Dilip Mookherjee supports Drèze’s suggestion to decentralise employment generation to urban local bodies, and contends that the moribund nature of urban local government is a key reason for the neglect of urban renewal, sanitation, and public health so far. However, more thought needs to be devoted to issues of corruption and potential for politicisation, as well as funding.
I have long wondered why the idea of a public employment programme has not been extended to urban areas of India. There is a great need for more spending on urban renewal, sanitation and public health – one of the most important needs in the country that has been neglected so far – along with some kind of employment and income security for the urban poor. Part of the reason has been the moribund nature of urban local government, which has not been activated by the 74th Amendment of the Constitution in a way that rural panchayats have since the 73rd Amendment. And that problem in turn has been due to the reluctance of state governments to devolve power and finances to urban bodies. So Drèze’s suggestion to decentralise the employment generation to various local bodies is an excellent one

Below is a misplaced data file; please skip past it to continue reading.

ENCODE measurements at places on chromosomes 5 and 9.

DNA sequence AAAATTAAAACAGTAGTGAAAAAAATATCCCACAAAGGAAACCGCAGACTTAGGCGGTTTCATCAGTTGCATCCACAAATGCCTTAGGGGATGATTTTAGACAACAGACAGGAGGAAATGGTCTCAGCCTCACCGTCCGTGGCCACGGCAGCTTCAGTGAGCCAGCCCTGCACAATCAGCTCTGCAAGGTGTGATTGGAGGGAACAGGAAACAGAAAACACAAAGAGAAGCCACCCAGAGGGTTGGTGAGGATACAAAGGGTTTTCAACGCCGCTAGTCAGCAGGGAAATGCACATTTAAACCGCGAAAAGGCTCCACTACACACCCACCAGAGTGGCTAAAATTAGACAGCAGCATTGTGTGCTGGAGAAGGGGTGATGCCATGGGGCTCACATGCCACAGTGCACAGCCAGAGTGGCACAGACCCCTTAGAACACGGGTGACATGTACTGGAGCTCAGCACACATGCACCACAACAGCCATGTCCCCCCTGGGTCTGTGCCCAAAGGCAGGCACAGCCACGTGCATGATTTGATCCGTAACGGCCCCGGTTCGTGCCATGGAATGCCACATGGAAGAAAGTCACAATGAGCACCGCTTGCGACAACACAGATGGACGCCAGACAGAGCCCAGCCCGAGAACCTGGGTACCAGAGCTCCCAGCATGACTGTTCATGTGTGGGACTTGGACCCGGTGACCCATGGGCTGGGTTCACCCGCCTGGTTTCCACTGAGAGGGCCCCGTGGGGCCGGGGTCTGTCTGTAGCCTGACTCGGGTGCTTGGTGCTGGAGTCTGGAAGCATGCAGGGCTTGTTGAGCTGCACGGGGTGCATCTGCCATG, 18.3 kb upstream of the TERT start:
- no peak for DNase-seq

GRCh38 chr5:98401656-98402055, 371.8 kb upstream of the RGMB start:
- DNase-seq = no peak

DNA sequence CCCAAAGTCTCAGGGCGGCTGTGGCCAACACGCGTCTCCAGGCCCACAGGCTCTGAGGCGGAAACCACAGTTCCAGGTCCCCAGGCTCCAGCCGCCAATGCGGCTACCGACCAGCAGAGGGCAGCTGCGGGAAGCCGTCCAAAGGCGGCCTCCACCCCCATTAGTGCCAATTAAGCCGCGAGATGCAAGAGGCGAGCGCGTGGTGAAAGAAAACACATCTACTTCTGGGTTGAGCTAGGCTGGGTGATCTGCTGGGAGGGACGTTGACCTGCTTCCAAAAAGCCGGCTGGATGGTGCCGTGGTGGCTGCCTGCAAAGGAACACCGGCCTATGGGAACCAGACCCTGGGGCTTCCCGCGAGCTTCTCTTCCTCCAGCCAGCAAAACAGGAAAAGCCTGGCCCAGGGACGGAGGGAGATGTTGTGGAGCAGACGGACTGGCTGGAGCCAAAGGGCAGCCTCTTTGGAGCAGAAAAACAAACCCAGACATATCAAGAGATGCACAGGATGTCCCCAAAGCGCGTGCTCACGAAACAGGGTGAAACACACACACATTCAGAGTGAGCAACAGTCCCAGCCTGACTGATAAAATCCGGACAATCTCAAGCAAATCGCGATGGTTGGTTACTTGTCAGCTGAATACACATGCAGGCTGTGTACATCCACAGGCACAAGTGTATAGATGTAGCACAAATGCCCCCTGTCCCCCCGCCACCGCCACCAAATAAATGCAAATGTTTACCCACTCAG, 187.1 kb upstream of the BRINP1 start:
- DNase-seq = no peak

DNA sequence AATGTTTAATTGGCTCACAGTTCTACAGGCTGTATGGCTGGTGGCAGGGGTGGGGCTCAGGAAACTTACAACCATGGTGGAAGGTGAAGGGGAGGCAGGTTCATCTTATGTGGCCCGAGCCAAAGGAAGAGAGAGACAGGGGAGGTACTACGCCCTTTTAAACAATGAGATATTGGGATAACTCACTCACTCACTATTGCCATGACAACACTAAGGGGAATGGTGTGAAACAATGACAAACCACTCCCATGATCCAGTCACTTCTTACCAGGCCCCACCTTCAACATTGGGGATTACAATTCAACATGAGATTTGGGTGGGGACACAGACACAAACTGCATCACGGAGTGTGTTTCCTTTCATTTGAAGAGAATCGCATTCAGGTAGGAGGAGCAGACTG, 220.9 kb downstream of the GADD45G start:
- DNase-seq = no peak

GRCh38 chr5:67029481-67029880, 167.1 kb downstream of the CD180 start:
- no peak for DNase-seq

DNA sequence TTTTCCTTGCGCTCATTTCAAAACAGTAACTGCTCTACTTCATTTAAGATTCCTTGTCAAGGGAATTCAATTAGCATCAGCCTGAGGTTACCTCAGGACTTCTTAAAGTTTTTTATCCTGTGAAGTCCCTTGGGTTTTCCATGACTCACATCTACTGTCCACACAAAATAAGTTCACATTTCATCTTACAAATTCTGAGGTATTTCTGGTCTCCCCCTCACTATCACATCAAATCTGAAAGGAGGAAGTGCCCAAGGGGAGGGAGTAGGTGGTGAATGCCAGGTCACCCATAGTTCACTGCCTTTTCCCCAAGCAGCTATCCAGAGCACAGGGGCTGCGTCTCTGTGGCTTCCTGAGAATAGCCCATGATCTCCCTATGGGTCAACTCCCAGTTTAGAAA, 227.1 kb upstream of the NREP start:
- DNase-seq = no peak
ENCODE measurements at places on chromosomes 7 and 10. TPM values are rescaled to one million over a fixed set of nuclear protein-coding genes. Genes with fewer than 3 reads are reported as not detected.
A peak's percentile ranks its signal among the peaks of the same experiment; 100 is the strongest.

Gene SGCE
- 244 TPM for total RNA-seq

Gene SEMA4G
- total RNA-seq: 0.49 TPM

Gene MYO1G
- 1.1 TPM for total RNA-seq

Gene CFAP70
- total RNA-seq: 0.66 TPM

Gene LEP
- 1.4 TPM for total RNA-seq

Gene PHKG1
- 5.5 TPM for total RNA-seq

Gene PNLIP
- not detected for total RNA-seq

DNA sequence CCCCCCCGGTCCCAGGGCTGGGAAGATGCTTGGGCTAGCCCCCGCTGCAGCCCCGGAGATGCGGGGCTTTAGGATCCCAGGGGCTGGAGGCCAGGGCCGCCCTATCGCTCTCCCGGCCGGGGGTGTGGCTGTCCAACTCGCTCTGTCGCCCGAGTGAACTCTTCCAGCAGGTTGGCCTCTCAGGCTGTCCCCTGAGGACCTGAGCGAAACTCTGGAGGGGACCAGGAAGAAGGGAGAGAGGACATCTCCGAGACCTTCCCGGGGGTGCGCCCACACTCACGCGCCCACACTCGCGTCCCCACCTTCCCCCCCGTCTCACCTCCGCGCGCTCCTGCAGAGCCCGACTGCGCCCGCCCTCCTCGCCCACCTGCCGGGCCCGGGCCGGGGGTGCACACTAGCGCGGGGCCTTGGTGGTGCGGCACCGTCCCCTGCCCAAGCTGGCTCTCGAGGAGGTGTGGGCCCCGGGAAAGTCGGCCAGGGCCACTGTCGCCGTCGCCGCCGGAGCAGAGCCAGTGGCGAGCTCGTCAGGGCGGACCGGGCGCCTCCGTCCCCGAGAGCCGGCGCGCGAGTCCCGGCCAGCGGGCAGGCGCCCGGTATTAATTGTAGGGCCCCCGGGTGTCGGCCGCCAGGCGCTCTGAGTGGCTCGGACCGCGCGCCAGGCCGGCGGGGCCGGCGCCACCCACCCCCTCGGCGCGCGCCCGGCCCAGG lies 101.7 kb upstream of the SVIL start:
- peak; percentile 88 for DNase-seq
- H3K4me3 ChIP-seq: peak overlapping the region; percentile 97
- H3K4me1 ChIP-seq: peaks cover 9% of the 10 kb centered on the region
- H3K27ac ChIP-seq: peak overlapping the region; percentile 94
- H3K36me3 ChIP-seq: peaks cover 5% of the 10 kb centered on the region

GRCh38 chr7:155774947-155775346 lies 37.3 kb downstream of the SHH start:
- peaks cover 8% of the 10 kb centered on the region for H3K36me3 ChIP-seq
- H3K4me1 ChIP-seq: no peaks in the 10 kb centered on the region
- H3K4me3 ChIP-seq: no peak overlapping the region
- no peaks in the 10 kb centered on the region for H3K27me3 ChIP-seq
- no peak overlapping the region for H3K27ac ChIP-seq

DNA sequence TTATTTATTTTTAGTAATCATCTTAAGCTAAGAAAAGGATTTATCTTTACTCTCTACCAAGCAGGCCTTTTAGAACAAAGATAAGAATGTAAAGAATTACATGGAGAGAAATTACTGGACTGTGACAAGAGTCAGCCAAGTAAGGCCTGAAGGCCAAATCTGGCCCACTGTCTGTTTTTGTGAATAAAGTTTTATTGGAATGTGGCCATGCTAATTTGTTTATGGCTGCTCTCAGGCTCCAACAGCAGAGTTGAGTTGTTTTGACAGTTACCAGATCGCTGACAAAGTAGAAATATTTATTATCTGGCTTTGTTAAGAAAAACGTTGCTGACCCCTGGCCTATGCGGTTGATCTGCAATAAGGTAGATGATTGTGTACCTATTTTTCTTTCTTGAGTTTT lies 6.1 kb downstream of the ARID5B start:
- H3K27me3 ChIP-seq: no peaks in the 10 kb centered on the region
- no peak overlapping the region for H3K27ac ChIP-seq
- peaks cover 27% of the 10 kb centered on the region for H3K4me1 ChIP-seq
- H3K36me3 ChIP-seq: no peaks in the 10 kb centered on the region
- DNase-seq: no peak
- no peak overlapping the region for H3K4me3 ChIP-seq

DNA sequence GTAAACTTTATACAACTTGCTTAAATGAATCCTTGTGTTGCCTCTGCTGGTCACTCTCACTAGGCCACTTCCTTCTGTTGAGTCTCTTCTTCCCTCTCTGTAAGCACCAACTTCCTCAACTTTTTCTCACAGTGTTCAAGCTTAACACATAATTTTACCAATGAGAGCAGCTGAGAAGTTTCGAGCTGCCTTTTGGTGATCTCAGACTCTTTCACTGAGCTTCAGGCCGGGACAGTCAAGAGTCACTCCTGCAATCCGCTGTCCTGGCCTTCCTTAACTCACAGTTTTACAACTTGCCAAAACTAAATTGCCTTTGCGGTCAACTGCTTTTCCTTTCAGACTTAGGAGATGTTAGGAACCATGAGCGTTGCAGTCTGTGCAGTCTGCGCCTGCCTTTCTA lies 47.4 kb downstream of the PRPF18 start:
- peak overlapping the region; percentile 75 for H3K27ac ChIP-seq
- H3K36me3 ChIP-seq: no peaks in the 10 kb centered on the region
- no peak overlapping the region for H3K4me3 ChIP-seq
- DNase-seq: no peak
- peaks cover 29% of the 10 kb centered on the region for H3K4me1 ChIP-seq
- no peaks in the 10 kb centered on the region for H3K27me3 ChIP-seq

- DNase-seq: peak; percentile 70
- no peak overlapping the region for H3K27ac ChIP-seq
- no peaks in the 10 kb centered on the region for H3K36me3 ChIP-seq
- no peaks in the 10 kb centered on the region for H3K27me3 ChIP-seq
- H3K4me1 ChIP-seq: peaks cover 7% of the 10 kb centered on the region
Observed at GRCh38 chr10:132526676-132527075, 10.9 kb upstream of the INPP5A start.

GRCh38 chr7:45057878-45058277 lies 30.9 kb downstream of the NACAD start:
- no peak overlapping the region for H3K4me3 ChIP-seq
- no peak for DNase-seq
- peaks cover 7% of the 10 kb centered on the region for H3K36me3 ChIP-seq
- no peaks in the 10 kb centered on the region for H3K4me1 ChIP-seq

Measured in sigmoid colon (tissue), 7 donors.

Of course there are important differences between rural and urban areas with regard to the role of a public employment programme. Urban areas are not subject to the same kind of seasonality of employment, so the logic is not one of insurance. Infrastructural needs differ, as do problems of sanitation, public health, housing, transportation and overcrowding. The DUET proposal is not an employment guarantee scheme. Instead it deals with an entirely different problem: failure to provide decent urban garbage collection/sanitation and public infrastructure/collective spaces in cities. At the same time, there is a growing pool of urban unemployed, anxious to work and earn a livelihood instead of turning to anti-social activities. This is a long-term need, not just something to relieve the effects of Covid-19. Urban renewal and Swachh Bharat have been on the government’s agenda over the past decade. But there has been no reform in urban local government or finances necessary to make significant progress in cities. State governments do not have the will or means to do this. So the central government needs to step in and provide a mechanism and the funding for it.